“Working with Jamie is awesome,” said Richmond, a United Sound mentor for the last two years. “Since I started working with her, she has improved a lot. She’s really good. She seems more excited about it now than at the beginning, which is also really cool to see.”

The mentors enjoy seeing the New Musicians’ progress as the year goes on.

They say they find it encouraging and inspiring.

“My New Musician has not only improved in his musical skills, but I’ve also noticed a more impressive change in his social skills and confidence to talk and laugh with us over the past two years,” said Martin Fuller, another junior in his second year in United Sound.

Martin hopes to continue to work with students with special needs in the future beyond his high school experience with United Sound.

“It’s fascinating to see these kids use music as an outlet to outwardly express themselves and maybe even vent a little sometimes on their respective instruments,” he said.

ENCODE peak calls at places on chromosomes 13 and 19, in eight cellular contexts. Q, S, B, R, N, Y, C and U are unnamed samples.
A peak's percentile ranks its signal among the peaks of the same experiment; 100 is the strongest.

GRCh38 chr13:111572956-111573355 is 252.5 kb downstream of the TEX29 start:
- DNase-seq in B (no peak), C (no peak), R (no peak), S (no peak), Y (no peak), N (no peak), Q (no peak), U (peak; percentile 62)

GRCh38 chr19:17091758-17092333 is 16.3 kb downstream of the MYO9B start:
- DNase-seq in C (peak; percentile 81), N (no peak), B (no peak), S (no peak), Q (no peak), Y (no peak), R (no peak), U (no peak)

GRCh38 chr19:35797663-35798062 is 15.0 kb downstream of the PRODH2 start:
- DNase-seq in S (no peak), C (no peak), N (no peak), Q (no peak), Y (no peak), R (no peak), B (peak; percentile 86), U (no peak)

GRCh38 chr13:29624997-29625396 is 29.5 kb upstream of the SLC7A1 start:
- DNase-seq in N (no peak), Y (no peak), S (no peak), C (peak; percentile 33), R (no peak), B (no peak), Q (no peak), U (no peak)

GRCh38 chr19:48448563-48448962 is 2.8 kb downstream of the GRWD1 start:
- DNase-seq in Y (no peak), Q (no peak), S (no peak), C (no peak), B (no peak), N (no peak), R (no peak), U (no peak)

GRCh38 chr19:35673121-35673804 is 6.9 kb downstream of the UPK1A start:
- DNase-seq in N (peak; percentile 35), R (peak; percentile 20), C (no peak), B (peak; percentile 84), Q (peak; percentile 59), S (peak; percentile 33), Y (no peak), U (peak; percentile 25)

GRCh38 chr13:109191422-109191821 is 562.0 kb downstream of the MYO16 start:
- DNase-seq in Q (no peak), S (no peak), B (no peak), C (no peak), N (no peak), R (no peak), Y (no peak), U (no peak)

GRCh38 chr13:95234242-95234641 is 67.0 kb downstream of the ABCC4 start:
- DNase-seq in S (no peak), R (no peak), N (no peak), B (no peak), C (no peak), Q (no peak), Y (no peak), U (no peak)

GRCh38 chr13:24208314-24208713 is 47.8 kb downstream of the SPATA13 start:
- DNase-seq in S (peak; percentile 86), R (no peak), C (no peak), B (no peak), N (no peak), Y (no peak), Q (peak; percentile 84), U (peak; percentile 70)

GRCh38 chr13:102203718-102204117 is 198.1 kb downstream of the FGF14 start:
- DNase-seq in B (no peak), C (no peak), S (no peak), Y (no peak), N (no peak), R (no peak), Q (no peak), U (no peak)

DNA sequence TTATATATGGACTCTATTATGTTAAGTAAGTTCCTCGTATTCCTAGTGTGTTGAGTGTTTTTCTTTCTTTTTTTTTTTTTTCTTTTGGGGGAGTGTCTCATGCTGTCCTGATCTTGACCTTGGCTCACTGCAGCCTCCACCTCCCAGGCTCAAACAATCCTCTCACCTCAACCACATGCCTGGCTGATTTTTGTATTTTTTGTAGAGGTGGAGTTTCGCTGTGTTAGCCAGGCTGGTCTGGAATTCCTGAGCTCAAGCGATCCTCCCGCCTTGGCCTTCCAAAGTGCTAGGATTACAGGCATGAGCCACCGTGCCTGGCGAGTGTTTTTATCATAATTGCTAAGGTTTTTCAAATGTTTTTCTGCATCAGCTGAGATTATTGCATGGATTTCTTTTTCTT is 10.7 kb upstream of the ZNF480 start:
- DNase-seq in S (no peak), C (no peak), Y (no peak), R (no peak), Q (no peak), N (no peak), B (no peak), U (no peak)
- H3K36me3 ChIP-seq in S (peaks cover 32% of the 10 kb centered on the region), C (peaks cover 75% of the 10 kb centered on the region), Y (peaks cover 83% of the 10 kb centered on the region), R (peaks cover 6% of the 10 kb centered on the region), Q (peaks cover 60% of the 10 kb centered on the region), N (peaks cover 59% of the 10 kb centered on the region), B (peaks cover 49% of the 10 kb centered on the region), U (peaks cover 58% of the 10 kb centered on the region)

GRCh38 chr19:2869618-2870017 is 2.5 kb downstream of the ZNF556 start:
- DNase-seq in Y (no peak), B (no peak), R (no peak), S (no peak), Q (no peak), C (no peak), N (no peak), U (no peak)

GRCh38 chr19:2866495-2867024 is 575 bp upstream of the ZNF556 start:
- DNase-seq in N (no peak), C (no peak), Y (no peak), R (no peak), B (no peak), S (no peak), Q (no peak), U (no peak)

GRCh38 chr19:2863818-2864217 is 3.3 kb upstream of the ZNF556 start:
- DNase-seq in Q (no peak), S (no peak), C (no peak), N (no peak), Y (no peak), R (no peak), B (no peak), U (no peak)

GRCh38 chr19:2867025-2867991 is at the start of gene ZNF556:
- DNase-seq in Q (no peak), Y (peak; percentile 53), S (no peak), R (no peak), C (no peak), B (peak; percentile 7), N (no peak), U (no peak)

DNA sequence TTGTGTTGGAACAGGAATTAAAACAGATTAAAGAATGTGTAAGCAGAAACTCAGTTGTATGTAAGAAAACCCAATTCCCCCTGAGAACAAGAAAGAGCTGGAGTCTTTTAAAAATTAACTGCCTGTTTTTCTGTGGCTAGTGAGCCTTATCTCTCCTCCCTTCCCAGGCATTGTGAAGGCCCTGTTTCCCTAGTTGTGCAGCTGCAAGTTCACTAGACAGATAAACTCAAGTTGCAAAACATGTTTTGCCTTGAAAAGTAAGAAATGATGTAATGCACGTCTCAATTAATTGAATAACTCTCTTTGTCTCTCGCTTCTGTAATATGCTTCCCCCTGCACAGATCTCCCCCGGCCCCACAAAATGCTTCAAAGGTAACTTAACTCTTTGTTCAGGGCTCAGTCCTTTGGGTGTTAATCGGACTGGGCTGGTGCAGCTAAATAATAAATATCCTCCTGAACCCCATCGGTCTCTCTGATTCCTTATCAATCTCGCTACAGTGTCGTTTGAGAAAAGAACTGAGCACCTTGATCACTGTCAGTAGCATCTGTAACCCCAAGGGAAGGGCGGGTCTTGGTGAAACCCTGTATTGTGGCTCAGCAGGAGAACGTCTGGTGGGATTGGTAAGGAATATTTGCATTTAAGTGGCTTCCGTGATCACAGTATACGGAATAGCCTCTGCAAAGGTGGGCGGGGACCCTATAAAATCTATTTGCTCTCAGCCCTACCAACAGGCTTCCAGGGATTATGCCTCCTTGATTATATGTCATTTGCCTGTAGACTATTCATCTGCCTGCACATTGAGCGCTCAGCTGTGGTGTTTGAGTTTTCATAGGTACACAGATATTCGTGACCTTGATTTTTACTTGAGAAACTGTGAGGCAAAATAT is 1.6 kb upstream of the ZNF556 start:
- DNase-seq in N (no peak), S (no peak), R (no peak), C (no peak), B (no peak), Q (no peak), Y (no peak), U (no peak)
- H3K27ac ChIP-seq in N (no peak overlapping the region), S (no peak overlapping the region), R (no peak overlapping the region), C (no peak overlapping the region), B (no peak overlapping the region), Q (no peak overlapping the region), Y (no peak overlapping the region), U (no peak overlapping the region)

“I’m looking forward to researching more on the effects of music on kids with disabilities in the future.”

 New Musicians’ self-confidence visibly develops over time through playing together.

“United Sound creates a sense of belonging,” Jenni Thye said, noting the practices build “a place where there is commonality and camaraderie. 

She said the club “allows students to connect on a level they are not accustomed to in this day and age, through music, through performance.

“It expands the mentor student’s ability to relay information effectively and compassionately. And it allows United Sound students to experience something they never had the chance to experience before,” she said.